The Commercial Appeal, Saturday, November 11, 2006
By Pamela Perkins
Billie Holiday’s last recording session in the spring of 1959 didn’t go well, despite the sips of vodka she thought might help.
A photograph that the session’s bass player, Milt Hinton, snapped that day not only told the story of the session. It also seemed to have caught traits of her lauded voice: haunted, pensive, forlorn. She died July 17 that year.
Hinton’s powerful image can be seen with 49 others at the Stax Museum of American Soul Music’s “Milt Hinton: All That Jazz — Behind the Scenes Photographs of 20th Century Jazz” exhibit from its opening reception on Sunday through Jan. 29.
On loan from the New York City-based Milton J. Hinton Photographic Collection, the exhibit includes images of history’s most important jazz figures: Cab Calloway, Ella Fitzgerald, Pearl Bailey, Dizzy Gillespie, Louis Armstrong, Sarah Vaughan, Thelonious Monk as well as Mulgrew Miller, who was born in Greenwood, Miss., and studied in Memphis, and Aretha Franklin, who was born here.
Born in Vicksburg, Miss., in 1910, Hinton was known as one of the world’s greatest jazz bass players, but he also was an avid photographer. His camera was usually with him, capturing images of decades of performances, recording sessions and the behind-the-scenes lives of his fellow jazz performers. Hinton died in 2000.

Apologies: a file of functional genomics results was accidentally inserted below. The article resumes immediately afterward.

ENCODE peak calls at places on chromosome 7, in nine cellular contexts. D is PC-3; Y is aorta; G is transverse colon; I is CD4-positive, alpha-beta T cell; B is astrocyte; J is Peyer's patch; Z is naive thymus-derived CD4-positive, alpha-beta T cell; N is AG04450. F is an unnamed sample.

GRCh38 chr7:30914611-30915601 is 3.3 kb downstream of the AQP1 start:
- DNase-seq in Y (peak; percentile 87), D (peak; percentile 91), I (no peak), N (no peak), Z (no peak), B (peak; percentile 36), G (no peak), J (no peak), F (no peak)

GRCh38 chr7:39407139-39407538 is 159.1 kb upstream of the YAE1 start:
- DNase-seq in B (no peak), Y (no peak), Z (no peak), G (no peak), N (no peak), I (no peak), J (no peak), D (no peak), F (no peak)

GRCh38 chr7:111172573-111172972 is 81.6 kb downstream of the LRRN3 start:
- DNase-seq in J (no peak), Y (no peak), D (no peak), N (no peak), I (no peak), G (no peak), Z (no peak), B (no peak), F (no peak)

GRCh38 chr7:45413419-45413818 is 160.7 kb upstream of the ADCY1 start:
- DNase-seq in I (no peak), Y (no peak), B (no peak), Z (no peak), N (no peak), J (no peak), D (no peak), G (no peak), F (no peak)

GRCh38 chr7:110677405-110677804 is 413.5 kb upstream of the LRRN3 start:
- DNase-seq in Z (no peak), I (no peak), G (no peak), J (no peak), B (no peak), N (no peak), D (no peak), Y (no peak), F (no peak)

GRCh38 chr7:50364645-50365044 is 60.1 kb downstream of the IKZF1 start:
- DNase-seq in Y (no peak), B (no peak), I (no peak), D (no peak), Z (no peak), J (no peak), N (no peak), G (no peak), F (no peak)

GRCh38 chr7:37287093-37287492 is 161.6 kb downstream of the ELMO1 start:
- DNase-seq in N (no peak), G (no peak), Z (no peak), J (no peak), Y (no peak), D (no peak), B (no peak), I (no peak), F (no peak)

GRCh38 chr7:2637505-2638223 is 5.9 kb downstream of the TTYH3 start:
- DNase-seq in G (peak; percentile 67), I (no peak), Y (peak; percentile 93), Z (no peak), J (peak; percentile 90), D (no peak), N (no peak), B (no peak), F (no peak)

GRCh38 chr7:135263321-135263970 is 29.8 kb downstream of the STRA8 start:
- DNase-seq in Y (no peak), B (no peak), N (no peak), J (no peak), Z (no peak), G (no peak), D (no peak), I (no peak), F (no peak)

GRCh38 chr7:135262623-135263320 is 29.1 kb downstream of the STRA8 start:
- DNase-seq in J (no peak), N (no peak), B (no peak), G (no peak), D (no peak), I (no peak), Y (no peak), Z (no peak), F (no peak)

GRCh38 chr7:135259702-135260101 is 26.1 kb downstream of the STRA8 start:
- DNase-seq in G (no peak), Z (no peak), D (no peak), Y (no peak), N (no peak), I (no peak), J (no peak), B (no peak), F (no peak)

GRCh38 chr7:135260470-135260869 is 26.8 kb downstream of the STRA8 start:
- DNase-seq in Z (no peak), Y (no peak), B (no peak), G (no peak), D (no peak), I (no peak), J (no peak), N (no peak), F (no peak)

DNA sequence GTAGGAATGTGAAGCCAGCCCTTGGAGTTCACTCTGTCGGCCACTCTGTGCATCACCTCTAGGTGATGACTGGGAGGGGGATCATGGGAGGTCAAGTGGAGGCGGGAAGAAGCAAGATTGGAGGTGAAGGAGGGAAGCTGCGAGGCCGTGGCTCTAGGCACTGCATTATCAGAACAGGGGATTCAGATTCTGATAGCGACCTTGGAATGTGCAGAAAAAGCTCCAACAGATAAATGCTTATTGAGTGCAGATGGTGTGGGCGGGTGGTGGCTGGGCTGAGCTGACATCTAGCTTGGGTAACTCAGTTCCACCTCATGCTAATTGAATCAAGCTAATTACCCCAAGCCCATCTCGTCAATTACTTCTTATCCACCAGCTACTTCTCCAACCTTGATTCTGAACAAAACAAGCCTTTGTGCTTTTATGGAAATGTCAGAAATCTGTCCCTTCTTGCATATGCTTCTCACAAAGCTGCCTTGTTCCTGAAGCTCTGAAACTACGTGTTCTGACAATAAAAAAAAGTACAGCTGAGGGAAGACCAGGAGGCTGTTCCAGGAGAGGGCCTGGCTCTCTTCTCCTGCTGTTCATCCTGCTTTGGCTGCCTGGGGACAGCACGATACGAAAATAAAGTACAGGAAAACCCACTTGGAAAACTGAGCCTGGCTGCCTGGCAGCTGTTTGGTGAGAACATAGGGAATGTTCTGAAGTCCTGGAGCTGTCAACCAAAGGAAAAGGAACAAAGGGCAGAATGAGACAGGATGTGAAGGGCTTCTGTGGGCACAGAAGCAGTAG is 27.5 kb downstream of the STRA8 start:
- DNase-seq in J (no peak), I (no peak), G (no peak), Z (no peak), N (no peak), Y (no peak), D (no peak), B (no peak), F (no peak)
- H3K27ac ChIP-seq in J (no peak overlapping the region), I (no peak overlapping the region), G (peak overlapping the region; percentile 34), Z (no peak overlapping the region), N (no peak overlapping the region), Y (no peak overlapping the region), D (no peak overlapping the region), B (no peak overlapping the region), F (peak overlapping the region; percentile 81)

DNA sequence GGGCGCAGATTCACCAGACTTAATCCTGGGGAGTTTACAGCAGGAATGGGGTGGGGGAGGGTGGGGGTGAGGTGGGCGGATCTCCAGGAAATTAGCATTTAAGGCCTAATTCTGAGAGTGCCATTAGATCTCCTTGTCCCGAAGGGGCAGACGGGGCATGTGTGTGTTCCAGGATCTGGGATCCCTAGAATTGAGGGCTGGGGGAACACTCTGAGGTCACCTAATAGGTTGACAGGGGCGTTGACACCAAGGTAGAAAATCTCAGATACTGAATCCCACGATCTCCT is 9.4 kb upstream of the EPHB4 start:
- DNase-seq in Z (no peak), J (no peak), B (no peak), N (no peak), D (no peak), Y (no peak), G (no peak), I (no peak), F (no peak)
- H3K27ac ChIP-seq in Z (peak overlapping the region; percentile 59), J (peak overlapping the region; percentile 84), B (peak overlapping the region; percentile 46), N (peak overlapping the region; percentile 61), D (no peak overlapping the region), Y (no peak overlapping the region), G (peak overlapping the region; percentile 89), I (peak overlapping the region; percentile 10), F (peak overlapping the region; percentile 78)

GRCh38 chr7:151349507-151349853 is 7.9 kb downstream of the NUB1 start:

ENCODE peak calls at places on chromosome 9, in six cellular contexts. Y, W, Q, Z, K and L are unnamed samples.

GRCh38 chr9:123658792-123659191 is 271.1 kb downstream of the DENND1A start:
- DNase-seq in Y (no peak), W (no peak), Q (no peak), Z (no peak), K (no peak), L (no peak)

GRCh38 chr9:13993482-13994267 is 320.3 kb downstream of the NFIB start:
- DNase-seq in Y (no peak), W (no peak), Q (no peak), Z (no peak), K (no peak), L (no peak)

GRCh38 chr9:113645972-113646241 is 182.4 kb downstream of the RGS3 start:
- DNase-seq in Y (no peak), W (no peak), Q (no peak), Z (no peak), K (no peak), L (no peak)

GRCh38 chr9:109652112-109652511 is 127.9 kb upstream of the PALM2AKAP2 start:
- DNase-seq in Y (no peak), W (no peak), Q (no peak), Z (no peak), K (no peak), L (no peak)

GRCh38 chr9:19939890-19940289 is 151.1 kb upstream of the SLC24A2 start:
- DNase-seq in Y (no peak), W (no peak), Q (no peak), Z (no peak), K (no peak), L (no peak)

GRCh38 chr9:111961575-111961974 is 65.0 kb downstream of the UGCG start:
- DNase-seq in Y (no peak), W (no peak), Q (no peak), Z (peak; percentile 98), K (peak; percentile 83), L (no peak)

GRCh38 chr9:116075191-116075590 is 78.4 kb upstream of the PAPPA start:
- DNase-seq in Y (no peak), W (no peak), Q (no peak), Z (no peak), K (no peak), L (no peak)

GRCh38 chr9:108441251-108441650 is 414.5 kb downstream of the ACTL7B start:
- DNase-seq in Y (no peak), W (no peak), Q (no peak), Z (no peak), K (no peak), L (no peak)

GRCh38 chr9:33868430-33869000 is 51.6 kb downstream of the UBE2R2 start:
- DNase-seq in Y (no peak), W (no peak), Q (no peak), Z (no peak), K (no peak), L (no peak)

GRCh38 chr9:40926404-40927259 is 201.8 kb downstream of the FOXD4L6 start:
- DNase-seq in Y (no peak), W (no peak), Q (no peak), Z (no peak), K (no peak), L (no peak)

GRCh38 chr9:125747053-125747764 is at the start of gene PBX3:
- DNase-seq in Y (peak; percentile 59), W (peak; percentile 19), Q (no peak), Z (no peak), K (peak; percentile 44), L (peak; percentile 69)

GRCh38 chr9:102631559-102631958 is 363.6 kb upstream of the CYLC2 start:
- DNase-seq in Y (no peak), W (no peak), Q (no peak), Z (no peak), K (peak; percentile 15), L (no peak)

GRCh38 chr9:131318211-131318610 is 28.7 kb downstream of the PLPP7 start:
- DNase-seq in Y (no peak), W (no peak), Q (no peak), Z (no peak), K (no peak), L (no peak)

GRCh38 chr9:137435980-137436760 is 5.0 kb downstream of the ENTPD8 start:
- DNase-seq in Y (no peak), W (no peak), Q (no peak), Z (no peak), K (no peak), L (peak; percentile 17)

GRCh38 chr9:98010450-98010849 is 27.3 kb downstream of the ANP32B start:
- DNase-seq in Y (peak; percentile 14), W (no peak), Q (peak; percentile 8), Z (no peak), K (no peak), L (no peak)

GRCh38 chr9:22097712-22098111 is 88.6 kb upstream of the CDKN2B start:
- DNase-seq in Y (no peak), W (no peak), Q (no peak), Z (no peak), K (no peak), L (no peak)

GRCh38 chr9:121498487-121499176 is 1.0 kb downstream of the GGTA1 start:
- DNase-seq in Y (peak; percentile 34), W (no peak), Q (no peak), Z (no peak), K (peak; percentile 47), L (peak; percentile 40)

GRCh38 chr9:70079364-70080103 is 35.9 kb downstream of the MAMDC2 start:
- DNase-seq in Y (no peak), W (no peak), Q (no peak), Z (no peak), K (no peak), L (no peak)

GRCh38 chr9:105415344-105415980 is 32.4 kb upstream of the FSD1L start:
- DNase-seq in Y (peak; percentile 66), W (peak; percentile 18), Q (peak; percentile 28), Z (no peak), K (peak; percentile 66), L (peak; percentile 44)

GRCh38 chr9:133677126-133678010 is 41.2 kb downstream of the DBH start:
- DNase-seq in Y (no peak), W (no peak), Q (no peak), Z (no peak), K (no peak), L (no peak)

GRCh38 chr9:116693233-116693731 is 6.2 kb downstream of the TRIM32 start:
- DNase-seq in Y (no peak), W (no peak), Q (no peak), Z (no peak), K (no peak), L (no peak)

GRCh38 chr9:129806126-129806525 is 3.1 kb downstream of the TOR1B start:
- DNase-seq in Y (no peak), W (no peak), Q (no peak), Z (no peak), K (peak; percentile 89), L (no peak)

The exhibit also will feature the 57-minute PBS documentary “Keeping Time: The Life, Music, and Photographs of Milt Hinton” that contains interviews with Hinton as well as renowned entertainers Gregory Hines, Branford Marsalis, Doc Cheatham and Quincy Jones.
The opening reception, from 2 to 5 p.m. Sunday, will serve live jazz with hors d’oeuvres, soft drinks and a cash bar. Admission is $9 for the public and free to museum members.
In honor of the exhibit, the museum’s Last Monday in Studio A concert from 7 to 9 p.m. Nov. 27 will feature jazz artists Sal Crocker and Strictly Sax. That event also will include hors d’oeuvres, soft drinks and a cash bar. Admission is $20 to the public and free to museum members.
For more information, visit www.staxmuseum.com or call Tim Sampson at 261-6324 or e-mail him at firstname.lastname@example.org.